Thanks for the info but I was referring to the drive-by-wire throttle switch that you attached to the Tilton 72-792 throttle linkage . I assume that you are using the TPS280DP-type rotary sensor from Penny & Giles but I haven't been able to find a retail source .

Ron
 

Scott

Lifetime Supporter
LOL I had the same issue... after spending two weeks looking for a reseller I finally got a quote with a 6-8 week lead time. Then I posted in this thread and another member replied that it was rebranded by Jenvey as part number TP8LH. I bought it here:

TP8LH - Fox Injection
 

Ron McCall

Supporter
LOL I had the same issue... after spending two weeks looking for a reseller I finally got a quote with a 6-8 week lead time. Then I posted in this thread and another member replied that it was rebranded by Jenvey as part number TP8LH. I bought it here:

TP8LH - Fox Injection

Thanks!!!
Does anyone know if this sensor will work with a Ford engine management system?

Ron
 

Scott

Lifetime Supporter
After spending time thinking about how to solve the issue of the water pump outlet tube hitting the chassis, I decided to copy pnut... I had John at Design Enterprises build me a custom part. He machined one end of a stainless steel 90-degree elbow so that it can be press fitted into the water pump. He then machined an adapter from a solid block of stainless steel and TIG welded it to the other end. The adapter serves two purposes: it provides a pronounced bead so that the silicone coolant tube won't slip off and it transitions from the pump's diameter to stainless cooling tube's 1.5" diameter.

He did a really nice job, but some of the weld created a ridge on the inside edge which I filed smooth to reduce turbulence. I also decided to refinish the raw tube to give it a satin patina. I'm happy with the looks and it provides the best possible flow given the limited space.
 

Scott

Lifetime Supporter
I’m going to need to design some parts to be CNC’d or 3D printed. I have no CAD skills and although I bought a 3D printer, a MakerBot 2x, a couple of years ago, I never fired it up. So it makes sense to do something simple first...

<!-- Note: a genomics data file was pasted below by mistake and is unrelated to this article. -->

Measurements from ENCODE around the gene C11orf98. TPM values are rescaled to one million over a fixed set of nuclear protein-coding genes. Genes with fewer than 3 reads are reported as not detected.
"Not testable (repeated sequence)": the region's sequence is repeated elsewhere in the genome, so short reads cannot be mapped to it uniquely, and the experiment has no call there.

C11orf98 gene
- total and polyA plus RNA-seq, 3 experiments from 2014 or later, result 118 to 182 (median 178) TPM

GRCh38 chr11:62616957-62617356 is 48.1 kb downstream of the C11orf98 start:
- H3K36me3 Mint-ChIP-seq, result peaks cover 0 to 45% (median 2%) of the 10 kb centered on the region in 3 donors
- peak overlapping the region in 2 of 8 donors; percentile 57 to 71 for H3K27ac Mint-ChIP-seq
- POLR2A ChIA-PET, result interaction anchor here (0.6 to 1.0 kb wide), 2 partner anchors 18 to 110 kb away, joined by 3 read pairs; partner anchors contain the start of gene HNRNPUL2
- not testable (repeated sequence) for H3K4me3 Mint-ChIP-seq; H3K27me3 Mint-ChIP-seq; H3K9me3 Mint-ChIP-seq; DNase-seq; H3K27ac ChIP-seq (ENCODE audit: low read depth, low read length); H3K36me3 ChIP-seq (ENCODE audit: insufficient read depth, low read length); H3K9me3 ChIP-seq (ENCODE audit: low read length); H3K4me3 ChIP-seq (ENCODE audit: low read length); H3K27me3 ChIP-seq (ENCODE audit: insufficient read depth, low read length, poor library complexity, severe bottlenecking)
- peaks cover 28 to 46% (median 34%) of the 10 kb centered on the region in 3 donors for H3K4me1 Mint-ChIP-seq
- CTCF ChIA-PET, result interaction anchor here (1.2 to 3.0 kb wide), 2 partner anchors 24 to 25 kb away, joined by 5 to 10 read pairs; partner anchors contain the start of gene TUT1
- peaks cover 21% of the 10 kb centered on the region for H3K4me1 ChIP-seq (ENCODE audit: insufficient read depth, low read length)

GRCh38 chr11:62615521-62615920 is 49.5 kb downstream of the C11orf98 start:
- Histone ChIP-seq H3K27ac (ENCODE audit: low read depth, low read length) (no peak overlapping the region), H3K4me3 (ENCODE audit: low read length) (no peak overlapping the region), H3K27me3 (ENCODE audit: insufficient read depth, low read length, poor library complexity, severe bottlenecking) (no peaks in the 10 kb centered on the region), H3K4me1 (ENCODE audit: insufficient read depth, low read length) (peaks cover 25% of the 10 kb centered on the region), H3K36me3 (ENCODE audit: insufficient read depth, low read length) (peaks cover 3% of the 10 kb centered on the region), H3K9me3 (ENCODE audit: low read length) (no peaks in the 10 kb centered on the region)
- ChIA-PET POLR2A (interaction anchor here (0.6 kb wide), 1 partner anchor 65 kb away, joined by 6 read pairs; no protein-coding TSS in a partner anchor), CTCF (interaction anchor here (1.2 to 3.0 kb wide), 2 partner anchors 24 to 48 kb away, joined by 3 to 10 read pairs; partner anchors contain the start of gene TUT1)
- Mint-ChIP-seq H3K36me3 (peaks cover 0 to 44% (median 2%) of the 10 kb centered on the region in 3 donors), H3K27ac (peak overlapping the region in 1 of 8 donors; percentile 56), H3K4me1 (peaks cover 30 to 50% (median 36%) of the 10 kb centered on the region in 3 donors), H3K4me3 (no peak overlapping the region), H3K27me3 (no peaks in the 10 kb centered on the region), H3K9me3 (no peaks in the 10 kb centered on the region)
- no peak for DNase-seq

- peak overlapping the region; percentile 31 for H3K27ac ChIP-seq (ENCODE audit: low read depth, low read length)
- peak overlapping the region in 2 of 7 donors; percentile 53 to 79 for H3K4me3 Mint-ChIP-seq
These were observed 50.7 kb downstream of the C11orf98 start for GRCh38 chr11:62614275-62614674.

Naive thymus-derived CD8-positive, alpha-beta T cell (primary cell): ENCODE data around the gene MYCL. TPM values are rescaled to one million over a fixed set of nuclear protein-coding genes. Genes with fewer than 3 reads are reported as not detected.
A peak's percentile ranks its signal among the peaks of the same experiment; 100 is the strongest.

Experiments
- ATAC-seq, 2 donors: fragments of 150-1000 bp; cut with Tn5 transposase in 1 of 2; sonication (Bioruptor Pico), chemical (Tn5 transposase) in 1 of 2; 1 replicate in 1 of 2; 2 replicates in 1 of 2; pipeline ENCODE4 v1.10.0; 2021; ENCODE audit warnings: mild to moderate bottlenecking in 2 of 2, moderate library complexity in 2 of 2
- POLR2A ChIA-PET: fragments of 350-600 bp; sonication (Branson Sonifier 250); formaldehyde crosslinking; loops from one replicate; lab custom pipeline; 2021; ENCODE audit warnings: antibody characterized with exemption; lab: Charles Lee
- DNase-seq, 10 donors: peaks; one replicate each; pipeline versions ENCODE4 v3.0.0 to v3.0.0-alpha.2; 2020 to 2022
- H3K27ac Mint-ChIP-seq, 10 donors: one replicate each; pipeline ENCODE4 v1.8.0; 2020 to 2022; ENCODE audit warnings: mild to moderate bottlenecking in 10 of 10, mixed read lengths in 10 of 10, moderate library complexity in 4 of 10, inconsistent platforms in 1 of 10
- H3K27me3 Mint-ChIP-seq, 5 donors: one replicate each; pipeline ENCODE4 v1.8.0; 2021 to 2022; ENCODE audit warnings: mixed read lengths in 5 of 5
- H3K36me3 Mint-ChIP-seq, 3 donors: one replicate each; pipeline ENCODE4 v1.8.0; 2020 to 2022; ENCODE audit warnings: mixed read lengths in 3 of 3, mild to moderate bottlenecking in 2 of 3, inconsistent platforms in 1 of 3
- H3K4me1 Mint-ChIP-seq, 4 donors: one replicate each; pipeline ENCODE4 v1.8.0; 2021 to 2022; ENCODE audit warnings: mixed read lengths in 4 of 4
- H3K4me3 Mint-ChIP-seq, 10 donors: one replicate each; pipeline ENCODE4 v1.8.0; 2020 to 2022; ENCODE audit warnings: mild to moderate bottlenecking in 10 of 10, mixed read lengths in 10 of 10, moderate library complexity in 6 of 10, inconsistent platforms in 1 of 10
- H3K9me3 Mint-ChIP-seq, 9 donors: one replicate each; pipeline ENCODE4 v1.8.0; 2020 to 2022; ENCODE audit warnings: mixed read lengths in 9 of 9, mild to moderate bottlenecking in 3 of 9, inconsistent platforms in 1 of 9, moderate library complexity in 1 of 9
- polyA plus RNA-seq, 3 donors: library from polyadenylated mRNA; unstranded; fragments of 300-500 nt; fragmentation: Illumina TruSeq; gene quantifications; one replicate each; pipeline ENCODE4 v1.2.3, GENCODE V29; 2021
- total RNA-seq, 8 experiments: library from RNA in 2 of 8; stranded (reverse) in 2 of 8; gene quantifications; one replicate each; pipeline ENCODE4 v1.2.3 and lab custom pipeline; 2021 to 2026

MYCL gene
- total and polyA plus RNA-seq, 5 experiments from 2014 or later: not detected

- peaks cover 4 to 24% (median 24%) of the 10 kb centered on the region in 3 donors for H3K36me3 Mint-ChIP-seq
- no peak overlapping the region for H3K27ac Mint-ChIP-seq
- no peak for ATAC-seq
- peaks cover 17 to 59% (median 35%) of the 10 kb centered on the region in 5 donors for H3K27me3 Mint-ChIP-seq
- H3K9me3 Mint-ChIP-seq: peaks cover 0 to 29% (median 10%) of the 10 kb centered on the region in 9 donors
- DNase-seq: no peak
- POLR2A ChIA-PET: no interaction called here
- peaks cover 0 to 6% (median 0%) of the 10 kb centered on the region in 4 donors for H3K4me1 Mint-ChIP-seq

Ron,
That Penny-Giles sensor looks pretty similar to the one TWM/Borla uses on their stack injection units. I have one on mine and no issues. Throttle Position Sensors

Scott,

Thanks for the info but I was referring to the drive-by-wire throttle switch that you attached to the Tilton 72-792 throttle linkage . I assume that you are using the TPS280DP-type rotary sensor from Penny & Giles but I haven't been able to find a retail source .

Ron
 

Scott

Lifetime Supporter
I received my Ricardo today! Since I have an aftermarket crank, so I’ll need to get a special flywheel from RCR. In any event, I know that it has an internal pump and I’d like to connect an oil cooler and thermostat.

Can anyone recommend a good thermostat? I’m looking at Improved Racing, but I’m not sure which is best. Oil Thermostats | Improved Racing

My guess is that the cooler dimensions will be driven by where I can fit it, but what is the recommended capacity?

 

Ken Roberts

Supporter
I use a Improved Racing FSM-165 thermostat on top of my Ricardo. I built a robust bracket that attaches to the DOM tubing. The trans cooler in the second picture is a Setrab 625. A Spal "puller" fan is used to aid cooling when needed. I attached a oil temp sensor in the Ricardo drain plug.


 

Scott

Lifetime Supporter
Thanks Ken and Stu, I now need to figure out where all of the coolers are going!

I designed and printed spacers and brackets to mount the condenser in front of the radiator. These are printed in medium quality mode in ABS. The final print will be in high quality mode in nylon, but I need to upgrade the extruder and several other parts of my 3D printer to handle the higher temperatures. The manual indicated that spacing should be 1/2" to 3/4" and I went with 3/4". Let me know if anyone thinks it should be different... it's easy change!








I designed the bottom bracket to be made of bent aluminum sheet. I decided to print it so that I could test the fit. McMaster provides a 3D download of all of their parts so I able to check the nut's clearance up front. I am surprised at how strong it is. If I decide to go with a nylon print, I'll add some material to the inside bend.
 

Scott

Lifetime Supporter
It's a MakerBot Replicator 2X. I bought it almost 3 years ago. It sat unused until recently. I know a lot has changed in the last 3 years, so I'm not sure what would be a decent machine now. I'm pretty happy with it other than not being able to print in nylon (I think they might have solved that in newer version) which I want for durability and heat resistance. I read about a
 
Thanks Ken and Stu, I now need to figure out where all of the coolers are going!/QUOTE]

Scott, I used both the side vents for engine and transaxle cooling. However, my car is NA. You're running S/C so you'll need to find extra locations for cooling the induction air and with the street tail it limits options.
good luck with it!
cheers